KIPP is opening a new charter school in Houston to serve the students displaced by hurricane Katrina. The school will be largely staffed by Teach For America teachers who were also displaced by the hurricane.

I think this is such an inspiring story. I give major credit to KIPP as well as the TFA teachers for jumping on this and making every effort to make this school year meaningful to the students.

Teach For America in the News

Here is a link to an article in the New York Times that gives a basic run down on Teach For America. For those familiar with the organization, the article doesn't present anything new but I thought it might be interesting for those who may not have heard of Teach For America.

Monday, October 03, 2005

Professional development

I completely understand that in theory professional development can be a great thing. Veteran teachers and new teachers alike can benefit from new instructional strategies and revisiting or perfecting the ones that they already use. Why then is our hour-long professional development every Monday such a waste of time?

Actually, I think I can answer my own question. It might have something to do with the fact that our PD is presented as one session in the auditorium to every teacher in the school regardless of what they teach.

Our first session was on protocol for teaching Math to the new standards. There are a lot of teachers who don't teach math. (Me for one). This week we had a session on Four Square Writing. Leaving aside my personal thoughts on the Four Square, this session seemed at first to apply to more teachers than math. Then the presenter said that she would only be speaking to writing in grades 3-8. She said that teachers of the early grades should just "sit back and see what the rest of the grades are doing." There is a K-2 Four Square, but she wouldn't be discussing it. What a waste of time for those teachers. So they are clocking the required number of hours, but they are gaining nothing from it. Why not just let them go home (or work in their classrooms) if the PD is explicitly not applicable to them.

At the end of the hour I saw the two gym teachers make a bee line for the door. I hadn't even realized that they too were forced to suffer through these weekly trainings. Will there ever be even ONE session applicable to them? I highly doubt it.

What if, instead of meeting whole school in the auditorium, we had smaller more specialized PD sessions? We could team up with other schools in the district so that Social Studies teachers, math teachers, early elementary teachers, etc. could work separately to really focus on their teaching areas. Then, PD might actually serve it's purpose of helping teachers.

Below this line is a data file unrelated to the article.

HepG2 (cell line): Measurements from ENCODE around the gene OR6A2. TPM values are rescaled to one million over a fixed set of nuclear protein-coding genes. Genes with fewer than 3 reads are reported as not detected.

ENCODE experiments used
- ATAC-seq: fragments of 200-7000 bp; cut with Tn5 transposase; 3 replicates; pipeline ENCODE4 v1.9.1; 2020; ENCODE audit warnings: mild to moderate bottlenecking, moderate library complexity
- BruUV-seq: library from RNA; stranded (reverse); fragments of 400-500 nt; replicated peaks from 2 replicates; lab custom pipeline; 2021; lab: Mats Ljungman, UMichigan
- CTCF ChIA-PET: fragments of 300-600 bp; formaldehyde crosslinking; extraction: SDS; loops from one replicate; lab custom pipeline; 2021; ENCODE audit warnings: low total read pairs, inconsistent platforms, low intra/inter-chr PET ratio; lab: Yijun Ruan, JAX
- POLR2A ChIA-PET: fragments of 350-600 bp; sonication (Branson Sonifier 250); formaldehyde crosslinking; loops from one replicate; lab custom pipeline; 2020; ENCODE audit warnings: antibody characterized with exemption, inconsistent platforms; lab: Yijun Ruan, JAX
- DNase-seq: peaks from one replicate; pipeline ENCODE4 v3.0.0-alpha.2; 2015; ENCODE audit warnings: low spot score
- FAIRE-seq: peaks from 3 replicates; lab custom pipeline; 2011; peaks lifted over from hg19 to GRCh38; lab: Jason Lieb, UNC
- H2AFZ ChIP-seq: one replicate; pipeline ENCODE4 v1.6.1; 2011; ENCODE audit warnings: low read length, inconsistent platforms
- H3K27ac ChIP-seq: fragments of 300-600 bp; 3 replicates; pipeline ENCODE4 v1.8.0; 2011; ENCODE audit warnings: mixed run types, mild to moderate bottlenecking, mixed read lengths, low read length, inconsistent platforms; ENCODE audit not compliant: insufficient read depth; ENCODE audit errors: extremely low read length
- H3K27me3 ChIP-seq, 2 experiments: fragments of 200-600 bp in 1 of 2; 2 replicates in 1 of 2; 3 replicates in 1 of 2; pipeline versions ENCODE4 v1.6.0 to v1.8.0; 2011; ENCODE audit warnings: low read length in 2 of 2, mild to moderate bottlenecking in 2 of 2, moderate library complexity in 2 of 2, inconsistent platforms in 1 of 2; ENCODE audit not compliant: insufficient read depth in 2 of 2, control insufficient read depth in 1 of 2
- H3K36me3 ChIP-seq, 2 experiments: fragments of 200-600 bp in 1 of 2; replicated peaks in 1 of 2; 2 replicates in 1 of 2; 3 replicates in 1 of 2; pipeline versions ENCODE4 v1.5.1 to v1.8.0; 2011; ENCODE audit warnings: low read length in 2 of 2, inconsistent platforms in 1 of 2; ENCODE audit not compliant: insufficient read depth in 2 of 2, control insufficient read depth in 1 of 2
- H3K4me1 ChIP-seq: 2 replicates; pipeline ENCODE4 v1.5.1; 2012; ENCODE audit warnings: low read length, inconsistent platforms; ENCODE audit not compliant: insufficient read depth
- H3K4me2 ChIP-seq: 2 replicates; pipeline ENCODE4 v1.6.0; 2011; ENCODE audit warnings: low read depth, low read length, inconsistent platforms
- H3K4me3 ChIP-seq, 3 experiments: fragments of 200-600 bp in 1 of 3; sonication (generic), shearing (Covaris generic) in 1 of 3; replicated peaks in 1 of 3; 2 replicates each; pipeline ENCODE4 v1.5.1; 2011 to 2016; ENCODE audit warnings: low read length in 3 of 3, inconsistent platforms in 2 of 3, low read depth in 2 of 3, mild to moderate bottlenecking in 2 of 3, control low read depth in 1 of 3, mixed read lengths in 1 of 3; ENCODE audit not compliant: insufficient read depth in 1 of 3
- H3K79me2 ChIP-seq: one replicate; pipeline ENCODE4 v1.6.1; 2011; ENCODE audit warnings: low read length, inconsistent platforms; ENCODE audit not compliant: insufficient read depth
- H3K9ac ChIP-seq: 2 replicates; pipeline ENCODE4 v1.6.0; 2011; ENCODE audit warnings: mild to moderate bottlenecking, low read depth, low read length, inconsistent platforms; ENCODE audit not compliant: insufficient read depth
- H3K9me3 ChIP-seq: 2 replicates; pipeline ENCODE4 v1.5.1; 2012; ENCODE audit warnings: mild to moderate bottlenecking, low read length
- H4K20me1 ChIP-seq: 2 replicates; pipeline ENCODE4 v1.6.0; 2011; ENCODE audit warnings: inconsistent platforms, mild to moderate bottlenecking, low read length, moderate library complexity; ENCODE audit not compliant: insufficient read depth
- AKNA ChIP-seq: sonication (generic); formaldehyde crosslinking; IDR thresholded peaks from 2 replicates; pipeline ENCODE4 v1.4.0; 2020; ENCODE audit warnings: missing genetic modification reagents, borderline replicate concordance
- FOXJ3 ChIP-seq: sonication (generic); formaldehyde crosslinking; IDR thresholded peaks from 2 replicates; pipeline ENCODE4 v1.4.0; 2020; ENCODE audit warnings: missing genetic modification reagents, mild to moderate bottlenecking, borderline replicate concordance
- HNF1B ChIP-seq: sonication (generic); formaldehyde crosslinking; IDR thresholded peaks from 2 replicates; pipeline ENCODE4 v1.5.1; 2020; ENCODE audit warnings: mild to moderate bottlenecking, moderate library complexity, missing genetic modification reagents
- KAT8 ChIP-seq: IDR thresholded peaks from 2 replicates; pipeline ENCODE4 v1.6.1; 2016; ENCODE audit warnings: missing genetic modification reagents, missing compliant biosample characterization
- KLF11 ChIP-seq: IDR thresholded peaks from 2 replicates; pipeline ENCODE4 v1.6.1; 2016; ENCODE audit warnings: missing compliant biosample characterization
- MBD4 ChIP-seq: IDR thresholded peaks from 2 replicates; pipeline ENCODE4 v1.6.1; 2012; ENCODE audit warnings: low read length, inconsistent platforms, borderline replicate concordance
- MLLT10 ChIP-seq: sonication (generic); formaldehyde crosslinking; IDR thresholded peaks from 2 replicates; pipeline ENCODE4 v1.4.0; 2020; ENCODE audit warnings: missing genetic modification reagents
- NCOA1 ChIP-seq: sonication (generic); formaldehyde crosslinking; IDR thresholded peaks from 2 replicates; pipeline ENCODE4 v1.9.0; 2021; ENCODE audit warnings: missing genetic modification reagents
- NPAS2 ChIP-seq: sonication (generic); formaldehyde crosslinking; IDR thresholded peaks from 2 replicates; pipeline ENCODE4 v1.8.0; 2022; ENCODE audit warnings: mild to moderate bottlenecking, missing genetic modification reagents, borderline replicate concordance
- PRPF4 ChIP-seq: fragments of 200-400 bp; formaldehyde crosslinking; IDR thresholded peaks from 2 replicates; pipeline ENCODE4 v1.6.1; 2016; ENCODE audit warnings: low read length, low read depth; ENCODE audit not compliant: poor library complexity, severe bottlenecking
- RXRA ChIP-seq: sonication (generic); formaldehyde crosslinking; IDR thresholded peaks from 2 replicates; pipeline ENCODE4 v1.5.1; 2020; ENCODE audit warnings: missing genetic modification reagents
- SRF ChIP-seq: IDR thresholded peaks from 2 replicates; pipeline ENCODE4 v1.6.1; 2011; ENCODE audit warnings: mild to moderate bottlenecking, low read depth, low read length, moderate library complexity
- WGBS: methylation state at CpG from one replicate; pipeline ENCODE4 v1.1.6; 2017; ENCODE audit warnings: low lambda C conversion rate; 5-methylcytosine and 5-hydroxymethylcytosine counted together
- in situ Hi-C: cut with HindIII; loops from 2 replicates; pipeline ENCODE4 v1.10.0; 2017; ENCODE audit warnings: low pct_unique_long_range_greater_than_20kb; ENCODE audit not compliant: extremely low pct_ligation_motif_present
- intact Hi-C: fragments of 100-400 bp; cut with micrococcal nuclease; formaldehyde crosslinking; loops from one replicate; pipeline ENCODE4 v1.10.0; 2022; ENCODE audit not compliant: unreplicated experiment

Sunday, October 02, 2005


There are certain things that the students at my school do without being instructed.

You don't have to tell them how to write the heading on their papers. It has been so ingrained into them that it just comes naturally. When a first-year teacher tries to present a particular way of writing the heading for her class, they promptly tell her that that isn't the way it's done. She's doing it all wrong.

Last week I gave reading comprehension diagnostics to all of my students. When I collected their tests, all of them had numbered the paragraphs in the reading selections. Someone had taught them that this is what you do when you take a test and they didn't need anyone to remind them.

They knew what was expected.

Wednesday we had a fire drill at my school and I caught a glimpse of how orderly the students could behave if only the expectations were set in place. I fully expected our first fire drill to be utterly chaotic. Based on the madness every day when just a third of the students go to lunch, I could only imagine what it would be like when the entire school poured into the halls to try and exit the building.

I was completely mistaken.

Somewhere along the lines, the students had been taught how they were expected to behave during a fire drill. The consequences for misbehavior during a fire drill must have been pretty clear too because every student was perfect. Students were lined up in perfectly straight rows. No one so much as whispered to another student. And everyone walked out of the building in a calm and orderly fashion. Another TFA teacher at my school commented, she had never seen so many students in the hall at one time. She had also never seen the hall so quiet.

All of us first-years were so amazed at how well behaved they were. This just proved how our school could be if only the expectations were set. Did the administration not see this as well? If the students can behave like this during a fire drill, why can't we expect this of them every day?

I feel like the focus is always on the small insignificant things rather than the imortant issues. Don't even think about writing the heading incorrectly but go ahead and run around the classroom and talk back to the teacher. Where are the priorites?

The same goes for the expectations of the teachers. The administration comes around checking to make sure that all ten memos are posted and that the bulletin boards have student work that is not a day over two weeks old, but does anyone even stop to see how the lesson is being taught and if the students are engaged?